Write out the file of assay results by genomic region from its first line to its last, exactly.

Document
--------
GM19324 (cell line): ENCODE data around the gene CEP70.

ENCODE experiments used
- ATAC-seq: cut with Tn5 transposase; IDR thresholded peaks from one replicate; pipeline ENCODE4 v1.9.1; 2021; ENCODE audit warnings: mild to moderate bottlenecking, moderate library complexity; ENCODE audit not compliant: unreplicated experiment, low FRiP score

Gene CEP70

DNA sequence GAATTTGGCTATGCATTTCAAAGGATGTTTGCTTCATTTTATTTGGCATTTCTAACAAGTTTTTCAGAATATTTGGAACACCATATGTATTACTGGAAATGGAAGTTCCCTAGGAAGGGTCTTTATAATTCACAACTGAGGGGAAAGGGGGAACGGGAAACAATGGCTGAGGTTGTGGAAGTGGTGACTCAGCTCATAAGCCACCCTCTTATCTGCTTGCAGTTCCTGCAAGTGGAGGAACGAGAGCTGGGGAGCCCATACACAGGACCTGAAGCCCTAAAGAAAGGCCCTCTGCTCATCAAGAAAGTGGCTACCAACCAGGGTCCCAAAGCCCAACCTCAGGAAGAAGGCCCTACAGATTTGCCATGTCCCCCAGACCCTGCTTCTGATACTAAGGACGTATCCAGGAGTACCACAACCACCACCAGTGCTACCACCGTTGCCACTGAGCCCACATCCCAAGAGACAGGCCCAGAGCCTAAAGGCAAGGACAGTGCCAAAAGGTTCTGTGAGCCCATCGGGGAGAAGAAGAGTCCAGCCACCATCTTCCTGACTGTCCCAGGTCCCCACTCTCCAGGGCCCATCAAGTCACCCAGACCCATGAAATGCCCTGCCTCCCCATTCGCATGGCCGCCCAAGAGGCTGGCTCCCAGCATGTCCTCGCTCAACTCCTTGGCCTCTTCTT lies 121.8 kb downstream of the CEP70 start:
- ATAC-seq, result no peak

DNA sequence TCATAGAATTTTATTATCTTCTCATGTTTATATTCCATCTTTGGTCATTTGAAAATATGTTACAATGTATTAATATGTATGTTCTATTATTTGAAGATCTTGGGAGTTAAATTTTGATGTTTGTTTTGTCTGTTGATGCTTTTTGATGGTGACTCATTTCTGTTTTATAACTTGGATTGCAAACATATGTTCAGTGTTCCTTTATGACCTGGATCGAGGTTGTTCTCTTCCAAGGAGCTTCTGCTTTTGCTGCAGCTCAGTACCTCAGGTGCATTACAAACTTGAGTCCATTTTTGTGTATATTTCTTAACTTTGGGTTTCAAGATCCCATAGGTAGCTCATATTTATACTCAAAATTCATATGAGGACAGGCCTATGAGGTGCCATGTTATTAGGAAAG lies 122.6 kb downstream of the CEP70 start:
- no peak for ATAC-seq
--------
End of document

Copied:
GM19324 (cell line): ENCODE data around the gene CEP70.

ENCODE experiments used
- ATAC-seq: cut with Tn5 transposase; IDR thresholded peaks from one replicate; pipeline ENCODE4 v1.9.1; 2021; ENCODE audit warnings: mild to moderate bottlenecking, moderate library complexity; ENCODE audit not compliant: unreplicated experiment, low FRiP score

Gene CEP70

DNA sequence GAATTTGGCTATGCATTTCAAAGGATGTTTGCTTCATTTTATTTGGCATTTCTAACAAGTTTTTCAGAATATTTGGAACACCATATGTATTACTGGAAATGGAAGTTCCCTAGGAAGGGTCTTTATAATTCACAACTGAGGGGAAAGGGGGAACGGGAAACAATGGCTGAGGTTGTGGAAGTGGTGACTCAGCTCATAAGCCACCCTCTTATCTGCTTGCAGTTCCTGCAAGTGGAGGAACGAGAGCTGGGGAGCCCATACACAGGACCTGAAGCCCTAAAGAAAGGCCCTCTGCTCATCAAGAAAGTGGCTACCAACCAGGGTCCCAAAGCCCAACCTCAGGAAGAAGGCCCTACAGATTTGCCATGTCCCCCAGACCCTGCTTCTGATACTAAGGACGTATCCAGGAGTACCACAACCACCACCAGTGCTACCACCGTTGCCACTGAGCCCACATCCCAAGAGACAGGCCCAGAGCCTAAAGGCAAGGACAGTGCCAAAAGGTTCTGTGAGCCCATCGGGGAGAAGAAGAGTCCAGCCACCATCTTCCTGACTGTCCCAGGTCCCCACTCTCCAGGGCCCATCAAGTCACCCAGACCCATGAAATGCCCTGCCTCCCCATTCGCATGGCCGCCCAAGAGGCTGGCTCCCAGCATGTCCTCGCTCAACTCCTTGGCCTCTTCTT lies 121.8 kb downstream of the CEP70 start:
- ATAC-seq, result no peak

DNA sequence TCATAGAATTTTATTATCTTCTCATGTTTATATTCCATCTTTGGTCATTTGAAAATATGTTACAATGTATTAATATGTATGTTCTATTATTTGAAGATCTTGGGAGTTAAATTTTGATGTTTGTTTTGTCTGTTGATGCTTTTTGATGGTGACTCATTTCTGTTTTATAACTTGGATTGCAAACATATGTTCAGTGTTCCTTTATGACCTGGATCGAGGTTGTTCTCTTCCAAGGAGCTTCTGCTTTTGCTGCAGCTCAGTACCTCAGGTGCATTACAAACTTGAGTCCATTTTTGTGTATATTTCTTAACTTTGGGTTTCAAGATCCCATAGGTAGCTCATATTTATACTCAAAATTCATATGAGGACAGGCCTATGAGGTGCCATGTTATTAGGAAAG lies 122.6 kb downstream of the CEP70 start:
- no peak for ATAC-seq